Saturday, July 14, 2018
It had been an entire year since I made one of these outings... and rumor has it that there will only be one more scheduled meetup before this experiment shuts down (check their official Facebook page for schedule of final events).
This largely on account on there not being a consistent turnout, which in my experience trying to host similar opportunities for artists (a figure drawing group) is a frustrating exercise in futility. But it was fun while it lasted (see archives here), and all due credit to Elizabeth Eero Irving for herding cats.
This past weekend's gig was at Calypso Farm + Ecology Center, right in my backyard in Ester. I gravitated to the smithy and the wood-fired bread oven for a couple quick sketches using Sharpies, ballpoint pen + wash.
Sunday, July 8, 2018
Yet another in the ever-increasing volume of bearded Nuggets (see "The Beard Trapper" here, and also also "Threat Display" here). Not so much based on a true story per say as just another observation of some truly impressive growths merging between some of my more hirsute acquaintances in the, uh, Bush.
Saturday, July 7, 2018
Still to this day I am constantly humbled and amazed at the simple twists of fate that have brought me here today. That a drop-out who failed art classes on no small account of just wanting to draw nothing but cartoons can now fast-forward many years later to see this rank & title bestowed upon him continues to make me smile.
But that same perspective gives me pause: not entirely sure how to feel about hearing an anthem to my upbringing piped over the muzak system at the local supermarket.
Sunday, July 1, 2018
This panel corners the market as far as baleen-related gags go I guess. Which is approximately the same number of folks familiar with Greek mythology. The amount of the former I can hazard a guess as to, since it was a common question I frequently fielded from visitors to the exhibit halls at FAPLIC/ the Morris Thompson Center ("what is that?). The latter category might be a bit more prevalent in the average base what with a recent documentary film titled the same (my popular culture trivia knowledge only extends to it being the name of the ship in "Sunshine").
If we burn our wings
Flying too close to the sun
If the moment of glory
Is over before it’s begun
If the dream is won
Though everything is lost
We will pay the price,
But we will not count the cost
- Rush "Bravado"
But we will not count the cost
- Rush "Bravado"
Being personally raised on mythology (and fairy tales) and learning Latin gave me early and easy access to all sorts of random minutiae. That paradoxically increases one's knowledge of the world and insights as to the web of cultural connective tissue underneath everything, yet also effectively pushes you farther away from it at the same time. In other words, the more you know, the less anyone knows what the hell you are talking about, or in this case, laughing over. But one theory is that's the perspective that is crucial to any number of objective studies like sociology, anthropology etc. Helps with cartooning too.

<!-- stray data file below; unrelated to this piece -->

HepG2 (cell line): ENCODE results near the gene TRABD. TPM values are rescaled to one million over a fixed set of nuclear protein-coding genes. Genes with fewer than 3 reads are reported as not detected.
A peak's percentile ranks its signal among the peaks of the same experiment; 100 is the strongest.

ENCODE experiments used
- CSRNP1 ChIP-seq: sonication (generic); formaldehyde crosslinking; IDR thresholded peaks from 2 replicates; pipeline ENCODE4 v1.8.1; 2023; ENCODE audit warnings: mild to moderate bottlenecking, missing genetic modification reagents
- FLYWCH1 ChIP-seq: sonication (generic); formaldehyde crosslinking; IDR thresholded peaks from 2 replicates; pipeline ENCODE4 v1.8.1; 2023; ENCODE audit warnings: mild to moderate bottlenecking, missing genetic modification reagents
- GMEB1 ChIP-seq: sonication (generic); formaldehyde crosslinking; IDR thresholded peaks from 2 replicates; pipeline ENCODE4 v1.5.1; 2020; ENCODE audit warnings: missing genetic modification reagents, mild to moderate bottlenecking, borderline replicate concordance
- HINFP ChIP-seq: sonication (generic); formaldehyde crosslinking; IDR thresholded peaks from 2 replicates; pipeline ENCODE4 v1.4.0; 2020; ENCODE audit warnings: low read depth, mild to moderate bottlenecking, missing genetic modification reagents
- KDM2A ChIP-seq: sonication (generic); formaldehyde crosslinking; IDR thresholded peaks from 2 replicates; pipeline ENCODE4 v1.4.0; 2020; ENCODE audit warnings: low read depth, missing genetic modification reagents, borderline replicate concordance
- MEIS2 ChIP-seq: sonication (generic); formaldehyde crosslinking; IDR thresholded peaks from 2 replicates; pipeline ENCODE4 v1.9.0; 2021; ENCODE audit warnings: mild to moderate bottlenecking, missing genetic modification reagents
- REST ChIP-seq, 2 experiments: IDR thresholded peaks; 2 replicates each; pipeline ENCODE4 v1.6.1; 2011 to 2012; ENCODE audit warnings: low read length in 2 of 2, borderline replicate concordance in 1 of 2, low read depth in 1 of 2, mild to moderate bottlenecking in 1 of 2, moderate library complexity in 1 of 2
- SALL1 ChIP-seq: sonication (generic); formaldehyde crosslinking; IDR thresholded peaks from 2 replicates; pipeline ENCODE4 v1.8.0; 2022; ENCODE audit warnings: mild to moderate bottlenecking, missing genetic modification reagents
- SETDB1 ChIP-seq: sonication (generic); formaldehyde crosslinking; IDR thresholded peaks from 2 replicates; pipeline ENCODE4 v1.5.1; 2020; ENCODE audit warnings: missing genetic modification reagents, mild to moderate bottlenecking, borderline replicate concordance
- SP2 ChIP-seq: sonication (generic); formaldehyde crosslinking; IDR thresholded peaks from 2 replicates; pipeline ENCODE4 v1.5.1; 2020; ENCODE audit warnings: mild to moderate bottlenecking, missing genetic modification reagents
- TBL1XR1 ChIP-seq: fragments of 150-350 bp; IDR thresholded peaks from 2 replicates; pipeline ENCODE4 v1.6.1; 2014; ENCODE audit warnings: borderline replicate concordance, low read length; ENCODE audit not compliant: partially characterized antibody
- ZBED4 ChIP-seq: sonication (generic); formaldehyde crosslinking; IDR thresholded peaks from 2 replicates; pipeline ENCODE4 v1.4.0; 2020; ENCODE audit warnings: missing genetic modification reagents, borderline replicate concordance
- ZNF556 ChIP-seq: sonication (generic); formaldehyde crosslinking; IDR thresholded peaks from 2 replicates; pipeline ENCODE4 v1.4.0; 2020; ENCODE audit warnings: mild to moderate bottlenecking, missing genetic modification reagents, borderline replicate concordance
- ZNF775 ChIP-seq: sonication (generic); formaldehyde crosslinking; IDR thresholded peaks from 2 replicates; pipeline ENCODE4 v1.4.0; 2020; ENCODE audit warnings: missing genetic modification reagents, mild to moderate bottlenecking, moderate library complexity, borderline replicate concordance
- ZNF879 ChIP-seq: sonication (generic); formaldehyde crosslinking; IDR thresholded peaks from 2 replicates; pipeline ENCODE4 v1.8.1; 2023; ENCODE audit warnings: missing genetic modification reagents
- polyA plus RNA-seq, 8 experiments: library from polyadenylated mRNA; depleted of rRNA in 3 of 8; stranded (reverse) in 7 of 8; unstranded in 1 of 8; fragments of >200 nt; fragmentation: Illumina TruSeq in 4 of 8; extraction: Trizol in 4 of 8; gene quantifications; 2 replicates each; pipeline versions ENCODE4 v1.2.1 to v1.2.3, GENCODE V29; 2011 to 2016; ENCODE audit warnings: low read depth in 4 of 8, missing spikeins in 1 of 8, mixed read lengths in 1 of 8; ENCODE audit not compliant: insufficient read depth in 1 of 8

Now as to the Venn diagram showing the overlap between those two relatively obscure points of reference (baleen + Greek mythology), it would presumably be a rather smallish sample of the general population. These are my people. PS: A hat-tip to Mr. Tom Foote for best quipped comment: "flying too close to the pun."
Sunday, June 24, 2018
|(hat-tip Hanna Rafferty!)|
On a related, ah, note, earlier in the season a coworker shared with me some pictures from a visit to the Musk Ox Farm down in Palmer: there were interpretive sign displays that illustrated various postures by the animals and accompanying descriptions of the behavior. This romping baby was for me the best picture of the whole freakin' YEAR.
As seen in the excerpted panels in the pencil + ink stages, the initial blowhole was too much like a "dook" face expression (as it's called by another cartoonist acquaintance of mine), so it got deleted in the digital phase (excepting the last panel which made much more sense after changing the orientation of the whale). Also shifted the position of the eyeball so as to help place the head better.
The Significant Otter weighed in about how there needed to be actual notes too, as opposed to the mystical warbling that I thought was what narwhal singing would look like it sounds.
|"They like you very much, but they are not the hell "your" whales."|
So I went with big ol' cartoony style notes (cribbed from the Valkyrie Salmon) at first,, until adding more formal (real) notes instead. That turned into a second homage for those who are up on their obscure trivia.
Saturday, June 23, 2018
Time once again for the annual Opera Fairbanks "Run of the Valkyries" poster + tshirt design (see 2017, 2016, 2015, 2014). This made for my eleventh year, and just when I thought the well of inspiration had run dry, along came a great new concept and direction. Even if it continues to spiral out into complete obscurity and utter weirdness (not unlike a few cartoons).
|Creative juices flow at The Golden Eagle Saloon|